Speech not only consists of the words we say, but how we say them. That “how” is what is called prosody: the pitch, loudness, and timing of speech.
The term prosody comes from the Greek word prosōidia meaning “song” or “melody.” Therefore, prosody is often viewed as the melody of speech. Without prosody, our speech would sound robotic, and could even be hard to understand.
The meaning of our words can change based on how we say them. When we talk, we stress certain words by raising our pitch, saying them louder, and stretching out the words. When we stress words like this, we are conveying certain meanings, such as making a correction or introducing a new topic. Because of prosody, people can also tell whether we are asking a question (“You know Nina?”) or making a statement (“You know Nina!”).
Lastly, prosody helps us express emotion in our speech and convey our own unique speaking style. Every person has a unique way of talking. Because of prosody, we can tell when someone is happy, angry, sad, or bored. Before the days of cell phones and caller IDs, a person could call a family’s landline and tell who was talking based on their voice and speaking style alone. That unique speaking style is prosody. These subtle but important changes in pitch, loudness, and timing shape the meaning of our speech and how it is interpreted.
What commonly happens to prosody in ataxia?
Neurological conditions such as ataxia, Parkinson’s Disease, and Amyotrophic Lateral Sclerosis frequently result in what is called dysarthria: a neurological impairment in the execution of speech. There are unique dysarthria characteristics for each neurological condition. Dysarthria in ataxia, termed “ataxic dysarthria” by speech-language pathologists, is uniquely characterized by variable prosody.
Variable prosody means that prosody is not consistent during speech, but rather varies, sometimes unpredictably. For example, sometimes people talk louder at the start of the phrase, called “explosive loudness.” Other times, people may raise and lower their pitch more than what is typical while talking. Lastly, it is common that the timing of words and pauses between words is inconsistent.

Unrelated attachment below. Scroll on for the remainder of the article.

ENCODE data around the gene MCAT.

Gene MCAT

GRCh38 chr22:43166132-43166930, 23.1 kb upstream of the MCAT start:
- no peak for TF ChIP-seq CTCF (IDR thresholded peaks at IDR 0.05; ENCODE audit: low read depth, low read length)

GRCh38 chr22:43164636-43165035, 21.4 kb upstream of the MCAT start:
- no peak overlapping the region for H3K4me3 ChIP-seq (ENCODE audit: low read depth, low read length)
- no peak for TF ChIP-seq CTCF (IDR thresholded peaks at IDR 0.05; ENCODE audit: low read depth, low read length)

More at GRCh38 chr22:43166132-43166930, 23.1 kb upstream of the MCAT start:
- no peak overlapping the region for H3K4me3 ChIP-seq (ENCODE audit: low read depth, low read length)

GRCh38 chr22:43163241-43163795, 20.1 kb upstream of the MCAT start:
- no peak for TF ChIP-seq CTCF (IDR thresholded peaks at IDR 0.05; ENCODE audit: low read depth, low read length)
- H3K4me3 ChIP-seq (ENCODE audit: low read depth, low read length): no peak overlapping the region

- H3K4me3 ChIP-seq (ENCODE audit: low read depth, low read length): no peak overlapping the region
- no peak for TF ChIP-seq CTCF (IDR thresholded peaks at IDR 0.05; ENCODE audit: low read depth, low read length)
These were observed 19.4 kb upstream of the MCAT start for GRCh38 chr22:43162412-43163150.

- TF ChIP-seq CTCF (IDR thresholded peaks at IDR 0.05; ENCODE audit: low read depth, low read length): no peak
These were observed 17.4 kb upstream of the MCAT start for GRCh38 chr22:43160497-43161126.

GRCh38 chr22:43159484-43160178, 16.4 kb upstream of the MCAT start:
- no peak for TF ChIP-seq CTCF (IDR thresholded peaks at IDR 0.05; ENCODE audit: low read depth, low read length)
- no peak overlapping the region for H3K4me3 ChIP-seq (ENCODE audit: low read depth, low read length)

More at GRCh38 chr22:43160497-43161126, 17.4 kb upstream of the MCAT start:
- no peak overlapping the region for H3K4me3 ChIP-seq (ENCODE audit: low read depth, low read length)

Prosodic impairments in ataxia range from mild to severe and can impact how the speaker’s message is interpreted. Some people with ataxia have reported that people think they are angry when they are not because they are speaking too loudly. Other people say they are often misinterpreted, potentially because of stressing the wrong word while talking. Impaired prosody can also significantly impact the quality of life if the speaker does not like how their speech sounds post-diagnosis.
Prosody is likely impaired in ataxia due to damage to the parts of the cerebellum which coordinate breath control and vocal fold vibration, as well as send signals to modify our voice based on how we hear out voice through auditory feedback.
How can prosody be improved?
Research is still being completed to find effective therapies for improving prosody in ataxia. There is currently no gold standard for treatment. The main recommendation is to seek a referral for an evaluation by a speech-language pathologist to determine your own unique prosodic difficulties, and what may be causing them.
For example, if you have explosive loudness bursts while talking, it may be beneficial to work on improved breath control while speaking. This could include learning the effective amount of air to inhale before speaking and how to better control exhalation. If you have difficulty controlling pitch while talking, potential treatment goals could focus on improved breath control, vocal fold closure, and the use of visual feedback to track changes in pitch.
If you would like to learn more about prosody, take a look at these resources by Mango Languages.
Snapshot Written by: Allison Hilger, PhD, CCC-SLP
Edited by: Celeste Suart, PhD